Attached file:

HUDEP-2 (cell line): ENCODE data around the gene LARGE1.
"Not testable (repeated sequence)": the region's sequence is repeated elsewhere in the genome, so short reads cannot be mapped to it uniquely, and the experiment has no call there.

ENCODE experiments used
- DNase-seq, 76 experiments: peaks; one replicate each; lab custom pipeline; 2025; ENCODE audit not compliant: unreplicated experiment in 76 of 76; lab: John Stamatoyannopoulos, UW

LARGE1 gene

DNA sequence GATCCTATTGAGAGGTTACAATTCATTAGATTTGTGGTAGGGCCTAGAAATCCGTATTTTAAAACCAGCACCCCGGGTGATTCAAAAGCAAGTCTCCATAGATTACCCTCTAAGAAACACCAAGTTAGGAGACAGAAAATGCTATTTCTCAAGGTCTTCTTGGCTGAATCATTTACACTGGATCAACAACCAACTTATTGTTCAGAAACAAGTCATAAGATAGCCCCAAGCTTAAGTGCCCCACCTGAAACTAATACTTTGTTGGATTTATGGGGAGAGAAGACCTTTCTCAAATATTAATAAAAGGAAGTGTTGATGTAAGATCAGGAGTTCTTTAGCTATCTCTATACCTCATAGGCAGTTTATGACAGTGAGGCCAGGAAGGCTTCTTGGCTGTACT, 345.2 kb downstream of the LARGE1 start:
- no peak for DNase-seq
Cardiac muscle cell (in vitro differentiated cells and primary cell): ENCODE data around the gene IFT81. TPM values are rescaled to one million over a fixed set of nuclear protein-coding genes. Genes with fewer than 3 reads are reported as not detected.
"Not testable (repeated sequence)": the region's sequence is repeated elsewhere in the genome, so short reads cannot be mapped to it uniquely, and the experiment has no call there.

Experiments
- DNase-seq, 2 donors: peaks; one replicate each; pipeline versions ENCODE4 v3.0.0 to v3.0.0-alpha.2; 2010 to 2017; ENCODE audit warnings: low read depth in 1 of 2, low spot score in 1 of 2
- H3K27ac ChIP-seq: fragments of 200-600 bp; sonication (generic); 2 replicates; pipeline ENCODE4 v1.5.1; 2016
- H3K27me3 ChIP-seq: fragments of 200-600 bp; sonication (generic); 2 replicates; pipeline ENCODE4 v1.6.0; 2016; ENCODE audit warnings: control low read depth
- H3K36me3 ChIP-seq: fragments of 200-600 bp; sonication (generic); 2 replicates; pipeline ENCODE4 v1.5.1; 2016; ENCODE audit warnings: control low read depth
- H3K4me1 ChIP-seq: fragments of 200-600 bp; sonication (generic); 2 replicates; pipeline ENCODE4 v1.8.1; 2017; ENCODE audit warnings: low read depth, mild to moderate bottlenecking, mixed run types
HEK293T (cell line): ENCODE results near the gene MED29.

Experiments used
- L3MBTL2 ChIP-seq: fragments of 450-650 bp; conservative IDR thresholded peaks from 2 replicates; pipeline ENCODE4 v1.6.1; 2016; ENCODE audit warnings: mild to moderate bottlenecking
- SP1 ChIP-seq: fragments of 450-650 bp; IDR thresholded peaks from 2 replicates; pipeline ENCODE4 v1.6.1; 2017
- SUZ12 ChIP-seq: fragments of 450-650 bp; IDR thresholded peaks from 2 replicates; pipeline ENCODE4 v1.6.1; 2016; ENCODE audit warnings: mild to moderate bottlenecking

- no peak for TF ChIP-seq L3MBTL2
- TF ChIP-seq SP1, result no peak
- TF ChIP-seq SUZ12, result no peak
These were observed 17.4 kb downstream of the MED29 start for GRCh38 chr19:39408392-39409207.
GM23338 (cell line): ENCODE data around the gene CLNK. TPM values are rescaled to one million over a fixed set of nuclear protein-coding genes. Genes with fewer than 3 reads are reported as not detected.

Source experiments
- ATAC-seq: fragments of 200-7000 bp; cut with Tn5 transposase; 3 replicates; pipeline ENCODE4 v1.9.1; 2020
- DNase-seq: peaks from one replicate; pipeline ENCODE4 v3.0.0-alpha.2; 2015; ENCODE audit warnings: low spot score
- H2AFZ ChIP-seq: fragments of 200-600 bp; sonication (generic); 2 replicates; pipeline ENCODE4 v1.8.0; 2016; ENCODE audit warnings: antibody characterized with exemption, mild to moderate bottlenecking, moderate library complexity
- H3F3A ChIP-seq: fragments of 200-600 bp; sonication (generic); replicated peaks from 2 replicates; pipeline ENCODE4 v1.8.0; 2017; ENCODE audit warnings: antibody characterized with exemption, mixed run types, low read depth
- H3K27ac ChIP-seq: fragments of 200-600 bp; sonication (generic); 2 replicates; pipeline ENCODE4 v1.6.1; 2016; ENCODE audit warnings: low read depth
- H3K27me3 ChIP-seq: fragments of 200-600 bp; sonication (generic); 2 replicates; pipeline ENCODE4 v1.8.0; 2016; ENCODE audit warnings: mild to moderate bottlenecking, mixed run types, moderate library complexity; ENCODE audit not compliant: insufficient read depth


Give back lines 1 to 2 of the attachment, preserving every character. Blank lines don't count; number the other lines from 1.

HUDEP-2 (cell line): ENCODE data around the gene LARGE1.
"Not testable (repeated sequence)": the region's sequence is repeated elsewhere in the genome, so short reads cannot be mapped to it uniquely, and the experiment has no call there.